This morning I told my mom about the violent relationship I was in. I’ve always been adamant that i’d never tell her but I decided it would be the right choice to let her know so maybe she’ll understand more about what i’ve been through and why I used to use so much. I’m glad i’ve told her it feels like a weights been lifted off my shoulders.
My key-worker sessions have been really shit recently. I don’t feel like i’m getting anywhere as we’re just going round and round in circles as the same stuff is bought up every week and repeated. There’s not much I can do about it though as they’re really understaffed so I cant switch workers. I’m going to have a chat with him on Tuesday and bring up my concerns and see what happens.
I’m going to an NA meeting tonight as I haven’t been to one for a while. I’ve been getting far too complacent and I know that if I carry on i’ll end up relapsing again.
Anyway that’s my update for today! I hope you all have a fab day and stay safe. I’m always here if you need someone to talk to! <3 xox
This is a tough one. I tend to ask myself why I’m here and what I’m meant to do in life a lot. I think a lot of us struggle with that especially when we are new in recovery. Life is different when we aren’t using a substance. We are faced with so much that maybe you think that it would have just been better to keep using but I promise you that we all have a purpose on this earth. Life has purpose. Whether you go on to college or start your career in whatever it is you want to do, we have purpose. We may not know what it is right now but keeping on the road of recovery will eventually lead us to it. Stay focused and take it a day at a time and you will find purpose. It’s all worth it.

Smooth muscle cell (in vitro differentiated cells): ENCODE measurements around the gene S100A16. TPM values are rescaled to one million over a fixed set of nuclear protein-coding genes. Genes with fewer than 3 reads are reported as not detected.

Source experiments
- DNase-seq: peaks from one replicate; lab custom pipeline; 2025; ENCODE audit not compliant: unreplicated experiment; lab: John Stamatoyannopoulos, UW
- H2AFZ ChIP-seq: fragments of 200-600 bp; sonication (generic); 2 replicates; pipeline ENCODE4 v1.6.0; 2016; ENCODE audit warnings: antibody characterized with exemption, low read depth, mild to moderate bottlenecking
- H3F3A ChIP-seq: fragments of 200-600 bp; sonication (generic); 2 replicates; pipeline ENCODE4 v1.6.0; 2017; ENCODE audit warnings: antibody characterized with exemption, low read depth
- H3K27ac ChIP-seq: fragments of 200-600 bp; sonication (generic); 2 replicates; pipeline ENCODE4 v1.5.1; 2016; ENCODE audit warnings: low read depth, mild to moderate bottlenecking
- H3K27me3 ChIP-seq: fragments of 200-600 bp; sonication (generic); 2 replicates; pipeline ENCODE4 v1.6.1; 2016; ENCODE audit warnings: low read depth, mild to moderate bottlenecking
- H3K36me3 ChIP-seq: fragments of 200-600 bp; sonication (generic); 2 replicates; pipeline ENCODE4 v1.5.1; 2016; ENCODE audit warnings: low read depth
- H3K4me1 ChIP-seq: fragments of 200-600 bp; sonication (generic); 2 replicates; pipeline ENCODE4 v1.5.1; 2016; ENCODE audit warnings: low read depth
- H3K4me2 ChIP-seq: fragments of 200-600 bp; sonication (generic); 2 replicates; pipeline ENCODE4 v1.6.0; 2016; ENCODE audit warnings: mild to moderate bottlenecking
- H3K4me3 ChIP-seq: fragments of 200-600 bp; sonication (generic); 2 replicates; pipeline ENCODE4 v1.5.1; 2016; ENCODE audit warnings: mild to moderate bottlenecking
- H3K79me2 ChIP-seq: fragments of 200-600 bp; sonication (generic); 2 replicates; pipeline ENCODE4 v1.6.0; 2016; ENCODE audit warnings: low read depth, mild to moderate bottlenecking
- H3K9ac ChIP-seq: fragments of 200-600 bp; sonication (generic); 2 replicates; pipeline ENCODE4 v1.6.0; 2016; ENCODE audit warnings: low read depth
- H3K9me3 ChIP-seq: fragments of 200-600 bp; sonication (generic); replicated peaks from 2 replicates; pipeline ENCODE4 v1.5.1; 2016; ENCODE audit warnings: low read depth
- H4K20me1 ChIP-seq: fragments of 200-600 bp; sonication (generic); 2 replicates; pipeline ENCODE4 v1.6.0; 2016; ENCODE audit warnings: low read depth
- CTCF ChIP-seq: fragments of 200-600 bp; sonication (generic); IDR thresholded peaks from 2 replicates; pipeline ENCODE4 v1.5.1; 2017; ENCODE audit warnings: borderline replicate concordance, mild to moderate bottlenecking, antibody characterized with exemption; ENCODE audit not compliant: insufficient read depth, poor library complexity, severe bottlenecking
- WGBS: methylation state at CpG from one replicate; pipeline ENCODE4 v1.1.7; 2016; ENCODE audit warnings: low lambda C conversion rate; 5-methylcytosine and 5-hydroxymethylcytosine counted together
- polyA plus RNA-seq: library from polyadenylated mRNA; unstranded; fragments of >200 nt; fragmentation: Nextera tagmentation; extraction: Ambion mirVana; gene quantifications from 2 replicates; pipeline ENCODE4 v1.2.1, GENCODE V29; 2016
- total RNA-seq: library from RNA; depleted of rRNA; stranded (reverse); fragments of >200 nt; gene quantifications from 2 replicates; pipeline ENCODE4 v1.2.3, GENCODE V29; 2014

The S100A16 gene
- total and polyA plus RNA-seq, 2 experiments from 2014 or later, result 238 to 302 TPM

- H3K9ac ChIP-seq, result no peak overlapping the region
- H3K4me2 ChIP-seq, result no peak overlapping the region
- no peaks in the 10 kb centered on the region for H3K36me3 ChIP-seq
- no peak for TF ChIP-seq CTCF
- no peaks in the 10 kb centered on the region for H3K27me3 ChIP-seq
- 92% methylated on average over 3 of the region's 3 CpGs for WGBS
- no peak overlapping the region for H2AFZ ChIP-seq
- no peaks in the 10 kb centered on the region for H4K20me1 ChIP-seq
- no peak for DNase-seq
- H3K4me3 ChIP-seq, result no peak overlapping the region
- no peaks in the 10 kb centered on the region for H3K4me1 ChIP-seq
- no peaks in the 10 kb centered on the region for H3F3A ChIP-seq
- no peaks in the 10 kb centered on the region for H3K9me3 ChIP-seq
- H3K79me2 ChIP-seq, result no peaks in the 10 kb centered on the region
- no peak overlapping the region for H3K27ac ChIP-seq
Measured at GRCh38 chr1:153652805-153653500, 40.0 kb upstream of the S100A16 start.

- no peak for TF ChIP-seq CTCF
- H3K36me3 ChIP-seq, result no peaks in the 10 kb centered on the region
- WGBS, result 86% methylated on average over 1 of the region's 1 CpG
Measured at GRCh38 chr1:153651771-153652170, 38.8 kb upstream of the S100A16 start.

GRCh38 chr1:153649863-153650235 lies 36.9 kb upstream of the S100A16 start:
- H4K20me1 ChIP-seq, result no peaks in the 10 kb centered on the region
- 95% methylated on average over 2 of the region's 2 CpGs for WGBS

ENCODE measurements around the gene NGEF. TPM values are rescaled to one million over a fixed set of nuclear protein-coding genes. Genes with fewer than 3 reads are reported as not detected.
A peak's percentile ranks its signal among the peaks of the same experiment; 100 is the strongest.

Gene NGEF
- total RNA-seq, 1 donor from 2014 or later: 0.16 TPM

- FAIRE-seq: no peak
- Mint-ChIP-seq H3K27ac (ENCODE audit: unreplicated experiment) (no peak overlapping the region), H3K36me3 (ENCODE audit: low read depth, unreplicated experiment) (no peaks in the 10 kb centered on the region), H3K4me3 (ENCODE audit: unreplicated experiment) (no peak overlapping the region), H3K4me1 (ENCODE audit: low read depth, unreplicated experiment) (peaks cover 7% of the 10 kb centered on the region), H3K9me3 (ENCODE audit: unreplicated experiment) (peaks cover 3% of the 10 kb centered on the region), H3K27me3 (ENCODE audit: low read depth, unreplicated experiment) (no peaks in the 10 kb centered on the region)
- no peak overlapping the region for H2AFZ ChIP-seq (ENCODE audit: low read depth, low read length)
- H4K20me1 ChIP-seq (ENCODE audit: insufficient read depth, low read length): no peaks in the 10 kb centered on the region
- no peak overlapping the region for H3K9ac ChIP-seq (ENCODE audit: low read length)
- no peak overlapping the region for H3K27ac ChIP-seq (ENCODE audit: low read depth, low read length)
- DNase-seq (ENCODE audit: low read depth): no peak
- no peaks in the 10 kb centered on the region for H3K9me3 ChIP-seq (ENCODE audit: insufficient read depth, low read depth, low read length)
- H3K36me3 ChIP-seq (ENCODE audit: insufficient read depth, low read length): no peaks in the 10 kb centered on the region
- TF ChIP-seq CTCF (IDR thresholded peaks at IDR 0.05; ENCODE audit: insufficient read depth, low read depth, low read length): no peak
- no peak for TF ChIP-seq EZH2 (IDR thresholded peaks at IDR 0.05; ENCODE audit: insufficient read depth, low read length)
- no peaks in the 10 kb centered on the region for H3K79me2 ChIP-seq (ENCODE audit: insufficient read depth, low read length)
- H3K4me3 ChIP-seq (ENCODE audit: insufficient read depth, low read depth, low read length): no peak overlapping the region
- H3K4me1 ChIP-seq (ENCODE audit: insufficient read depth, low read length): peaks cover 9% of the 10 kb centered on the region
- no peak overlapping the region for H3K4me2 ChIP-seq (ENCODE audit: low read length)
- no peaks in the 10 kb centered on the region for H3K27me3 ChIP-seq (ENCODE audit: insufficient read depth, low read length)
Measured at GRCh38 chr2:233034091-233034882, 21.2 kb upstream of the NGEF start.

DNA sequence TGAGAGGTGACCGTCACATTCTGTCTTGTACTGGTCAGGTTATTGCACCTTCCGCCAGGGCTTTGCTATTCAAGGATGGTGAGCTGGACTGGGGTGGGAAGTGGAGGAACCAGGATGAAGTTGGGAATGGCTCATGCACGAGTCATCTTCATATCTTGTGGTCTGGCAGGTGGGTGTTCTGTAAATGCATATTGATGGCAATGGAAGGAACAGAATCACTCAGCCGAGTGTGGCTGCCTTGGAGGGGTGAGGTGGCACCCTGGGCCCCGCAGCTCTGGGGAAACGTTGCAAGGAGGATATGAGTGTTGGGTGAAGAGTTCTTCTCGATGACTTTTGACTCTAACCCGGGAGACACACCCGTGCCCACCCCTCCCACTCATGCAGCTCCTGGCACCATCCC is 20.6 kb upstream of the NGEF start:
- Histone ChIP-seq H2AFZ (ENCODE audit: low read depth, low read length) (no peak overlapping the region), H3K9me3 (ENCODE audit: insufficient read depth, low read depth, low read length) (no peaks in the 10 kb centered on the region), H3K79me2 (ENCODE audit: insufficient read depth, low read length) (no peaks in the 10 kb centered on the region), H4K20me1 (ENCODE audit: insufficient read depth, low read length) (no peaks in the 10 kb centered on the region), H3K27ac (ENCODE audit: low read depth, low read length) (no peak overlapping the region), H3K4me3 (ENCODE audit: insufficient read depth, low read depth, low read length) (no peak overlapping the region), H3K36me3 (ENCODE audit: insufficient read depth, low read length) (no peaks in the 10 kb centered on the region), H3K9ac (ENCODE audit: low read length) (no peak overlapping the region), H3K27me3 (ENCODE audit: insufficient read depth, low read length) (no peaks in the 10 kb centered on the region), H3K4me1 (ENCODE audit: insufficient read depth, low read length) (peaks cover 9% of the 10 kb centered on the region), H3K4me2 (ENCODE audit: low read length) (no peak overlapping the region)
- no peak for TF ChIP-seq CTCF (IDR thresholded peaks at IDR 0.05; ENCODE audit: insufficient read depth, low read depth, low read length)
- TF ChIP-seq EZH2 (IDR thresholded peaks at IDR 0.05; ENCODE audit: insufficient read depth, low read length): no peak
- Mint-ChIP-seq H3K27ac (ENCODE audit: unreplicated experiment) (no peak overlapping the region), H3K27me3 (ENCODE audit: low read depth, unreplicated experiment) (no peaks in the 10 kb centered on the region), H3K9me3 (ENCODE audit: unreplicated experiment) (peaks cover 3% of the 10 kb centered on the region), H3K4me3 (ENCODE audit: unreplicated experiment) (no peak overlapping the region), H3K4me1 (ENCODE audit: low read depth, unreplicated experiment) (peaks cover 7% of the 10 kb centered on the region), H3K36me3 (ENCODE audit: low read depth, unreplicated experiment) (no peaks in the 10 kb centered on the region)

Spent the day at home in bed again. I woke up this morning
super nauseated and had a wicked headache. This evening I went to a meeting.
was feeling frustrated when I got home so I texted my older brother. He is the
best. He calls me out when I’m being ridiculous and he’s awesome at listening.
I shared all my frustrations. Instead of telling me that I’m overthinking
things, he says what I feel is understandable and offers a different perspective.
I have definitely looked up to him and as an adult I respect him more and more.
He called me after I over dosed and encouraged me to call home. I was terrified to speak to my parents. He chatted with them and we got things figured out. He let me call
him every day during the first few days of sobriety. He listened to my
terrified angry sobbing when I got kicked out of my last housing situation. I’m
super thankful for him.
I colored this almost a month ago… when I was high… I knew it was time to wave my flag and I’m so glad I did. I didn’t even know that this prayer would be a major step in my life… now I say it everyday.
It hung on my wall while I was in rehab and now it hangs in my room, at home.